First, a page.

Four years earlier, in my first Games, I won two bronze medals and somehow had expected the same, or better, the second time around. My vision of excellence did not have me standing in the crowd watching the medal ceremony; it had me on the podium. That I was not at my best wasn't good enough and the thought of a sub-par performance was not acceptable. That all changed when I read the news via Internet early the next morning. How could I feel this way when someone so precious was gone? I felt selfish and humbled, as well as confused.
As each day passed, I believe it was seven in all before the road race, something began to change inside of me. Instead of fixating on the incessant coughing fits during training I began to think of how lucky I was to be on my bike. It felt as if Nicole was there with me on each of those rides in the Australian countryside, smiling down.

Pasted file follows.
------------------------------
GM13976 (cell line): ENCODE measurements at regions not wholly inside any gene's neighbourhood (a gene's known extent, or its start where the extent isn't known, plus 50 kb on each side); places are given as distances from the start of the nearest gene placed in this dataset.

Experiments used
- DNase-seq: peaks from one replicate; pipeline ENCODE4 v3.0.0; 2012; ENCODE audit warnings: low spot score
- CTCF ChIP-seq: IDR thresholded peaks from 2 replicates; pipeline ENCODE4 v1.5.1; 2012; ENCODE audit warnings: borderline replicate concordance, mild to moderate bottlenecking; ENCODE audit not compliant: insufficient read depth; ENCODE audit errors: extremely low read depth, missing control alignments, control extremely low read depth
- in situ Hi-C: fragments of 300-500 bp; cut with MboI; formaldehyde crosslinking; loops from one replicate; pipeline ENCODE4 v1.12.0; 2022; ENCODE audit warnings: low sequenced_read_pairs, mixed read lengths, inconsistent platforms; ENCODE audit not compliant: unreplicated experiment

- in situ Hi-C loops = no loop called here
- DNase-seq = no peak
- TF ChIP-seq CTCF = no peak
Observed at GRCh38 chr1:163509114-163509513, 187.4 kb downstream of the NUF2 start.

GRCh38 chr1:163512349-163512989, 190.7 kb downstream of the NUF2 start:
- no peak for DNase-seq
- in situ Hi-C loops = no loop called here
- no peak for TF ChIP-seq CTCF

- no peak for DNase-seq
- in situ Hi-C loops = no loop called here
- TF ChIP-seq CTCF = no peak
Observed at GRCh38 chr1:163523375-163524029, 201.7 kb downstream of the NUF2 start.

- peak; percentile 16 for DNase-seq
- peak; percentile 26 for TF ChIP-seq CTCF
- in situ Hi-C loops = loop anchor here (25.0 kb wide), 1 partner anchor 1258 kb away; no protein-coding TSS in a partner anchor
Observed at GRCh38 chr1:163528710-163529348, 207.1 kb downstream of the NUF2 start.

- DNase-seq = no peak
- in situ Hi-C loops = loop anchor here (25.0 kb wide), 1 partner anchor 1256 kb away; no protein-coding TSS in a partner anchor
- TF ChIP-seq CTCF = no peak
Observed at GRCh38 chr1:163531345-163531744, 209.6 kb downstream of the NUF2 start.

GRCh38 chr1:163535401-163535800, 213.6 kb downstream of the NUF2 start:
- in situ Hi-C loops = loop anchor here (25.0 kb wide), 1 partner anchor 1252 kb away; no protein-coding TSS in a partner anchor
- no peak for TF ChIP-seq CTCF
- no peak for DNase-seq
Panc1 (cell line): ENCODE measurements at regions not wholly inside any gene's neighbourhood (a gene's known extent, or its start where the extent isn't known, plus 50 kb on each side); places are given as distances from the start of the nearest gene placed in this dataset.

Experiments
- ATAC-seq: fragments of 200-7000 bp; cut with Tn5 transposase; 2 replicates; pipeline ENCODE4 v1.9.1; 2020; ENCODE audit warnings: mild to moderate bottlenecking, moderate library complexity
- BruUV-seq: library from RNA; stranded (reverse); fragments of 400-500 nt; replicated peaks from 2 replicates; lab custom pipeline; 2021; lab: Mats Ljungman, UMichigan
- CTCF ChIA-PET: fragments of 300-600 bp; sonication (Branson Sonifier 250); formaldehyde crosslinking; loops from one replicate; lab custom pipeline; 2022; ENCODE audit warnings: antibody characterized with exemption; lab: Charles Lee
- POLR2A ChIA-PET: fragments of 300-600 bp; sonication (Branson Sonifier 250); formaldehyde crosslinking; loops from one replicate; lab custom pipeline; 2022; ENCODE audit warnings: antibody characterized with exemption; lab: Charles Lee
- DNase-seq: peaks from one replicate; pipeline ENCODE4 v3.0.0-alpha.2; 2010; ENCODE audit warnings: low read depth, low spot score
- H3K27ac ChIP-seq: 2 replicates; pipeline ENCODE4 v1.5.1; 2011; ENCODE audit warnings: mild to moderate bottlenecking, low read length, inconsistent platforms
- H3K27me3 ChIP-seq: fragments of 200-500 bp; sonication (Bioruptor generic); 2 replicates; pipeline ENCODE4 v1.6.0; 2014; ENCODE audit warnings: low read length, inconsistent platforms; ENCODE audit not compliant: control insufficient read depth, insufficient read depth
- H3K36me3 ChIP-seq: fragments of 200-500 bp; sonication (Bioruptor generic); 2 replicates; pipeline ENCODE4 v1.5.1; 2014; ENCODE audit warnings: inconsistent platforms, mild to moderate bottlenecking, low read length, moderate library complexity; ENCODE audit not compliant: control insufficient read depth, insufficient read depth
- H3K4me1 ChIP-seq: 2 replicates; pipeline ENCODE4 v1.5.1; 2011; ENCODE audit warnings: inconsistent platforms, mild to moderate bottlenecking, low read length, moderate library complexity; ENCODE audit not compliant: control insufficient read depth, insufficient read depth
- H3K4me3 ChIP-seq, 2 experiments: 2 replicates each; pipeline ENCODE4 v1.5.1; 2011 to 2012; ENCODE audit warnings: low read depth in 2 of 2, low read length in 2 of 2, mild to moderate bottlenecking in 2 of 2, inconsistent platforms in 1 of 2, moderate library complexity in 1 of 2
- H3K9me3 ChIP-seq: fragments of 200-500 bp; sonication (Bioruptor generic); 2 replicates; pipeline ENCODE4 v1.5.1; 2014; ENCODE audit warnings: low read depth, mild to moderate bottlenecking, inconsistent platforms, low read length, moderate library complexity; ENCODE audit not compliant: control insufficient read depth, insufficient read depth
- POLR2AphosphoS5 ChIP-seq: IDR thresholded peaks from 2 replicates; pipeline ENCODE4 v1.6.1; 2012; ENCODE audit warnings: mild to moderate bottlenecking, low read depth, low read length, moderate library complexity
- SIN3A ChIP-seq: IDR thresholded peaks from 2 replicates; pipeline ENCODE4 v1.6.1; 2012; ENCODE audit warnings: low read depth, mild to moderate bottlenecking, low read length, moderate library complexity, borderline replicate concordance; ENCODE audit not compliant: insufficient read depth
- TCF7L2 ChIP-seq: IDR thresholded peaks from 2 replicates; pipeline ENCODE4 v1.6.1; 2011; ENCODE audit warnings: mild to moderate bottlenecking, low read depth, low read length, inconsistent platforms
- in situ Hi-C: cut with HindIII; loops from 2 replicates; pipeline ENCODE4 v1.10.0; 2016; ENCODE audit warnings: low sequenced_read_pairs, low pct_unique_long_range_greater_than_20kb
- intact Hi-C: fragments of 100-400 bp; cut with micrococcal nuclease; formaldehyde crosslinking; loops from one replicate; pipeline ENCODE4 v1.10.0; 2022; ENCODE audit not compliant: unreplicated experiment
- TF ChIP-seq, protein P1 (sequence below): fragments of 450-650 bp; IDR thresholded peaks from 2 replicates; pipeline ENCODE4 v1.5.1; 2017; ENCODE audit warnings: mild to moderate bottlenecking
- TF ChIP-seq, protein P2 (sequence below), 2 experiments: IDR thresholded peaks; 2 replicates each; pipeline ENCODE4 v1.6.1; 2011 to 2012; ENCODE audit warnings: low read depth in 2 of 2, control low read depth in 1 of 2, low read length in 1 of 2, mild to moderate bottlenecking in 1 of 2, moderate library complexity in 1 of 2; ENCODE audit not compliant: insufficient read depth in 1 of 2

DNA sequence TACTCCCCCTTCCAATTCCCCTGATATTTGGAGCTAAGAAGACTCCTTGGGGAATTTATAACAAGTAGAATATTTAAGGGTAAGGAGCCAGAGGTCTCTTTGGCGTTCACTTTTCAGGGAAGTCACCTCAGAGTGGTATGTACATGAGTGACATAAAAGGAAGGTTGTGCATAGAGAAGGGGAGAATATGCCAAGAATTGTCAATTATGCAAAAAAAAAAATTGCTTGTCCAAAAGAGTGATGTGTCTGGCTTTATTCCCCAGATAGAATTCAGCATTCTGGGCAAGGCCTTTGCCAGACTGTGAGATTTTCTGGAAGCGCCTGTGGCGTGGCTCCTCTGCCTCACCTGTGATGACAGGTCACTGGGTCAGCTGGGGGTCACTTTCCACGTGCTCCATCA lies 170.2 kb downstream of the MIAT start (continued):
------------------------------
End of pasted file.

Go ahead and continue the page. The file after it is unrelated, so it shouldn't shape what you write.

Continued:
I began to think I was not only there for myself, but perhaps, and more importantly, I was there for her. This feeling evolved after moving back to the Olympic Village (we had spent much of our time to that point in a smaller city) and I found pamphlets on the 'Olympic Truce' which gave history of the games and the meaning. Sport became far more than a game. I felt I was there for all of humanity.
This may sound ridiculous or egotistical but the strength of vision I had at that moment in time could have moved mountains. I was so far outside of myself it was profound. It's not what we do that counts but the effect it has on others that matters. If done right, with a smile, I felt I could show people that anything was possible. I thought I could give, if only a person, hope. The difference was this vision did not rely on winning anymore.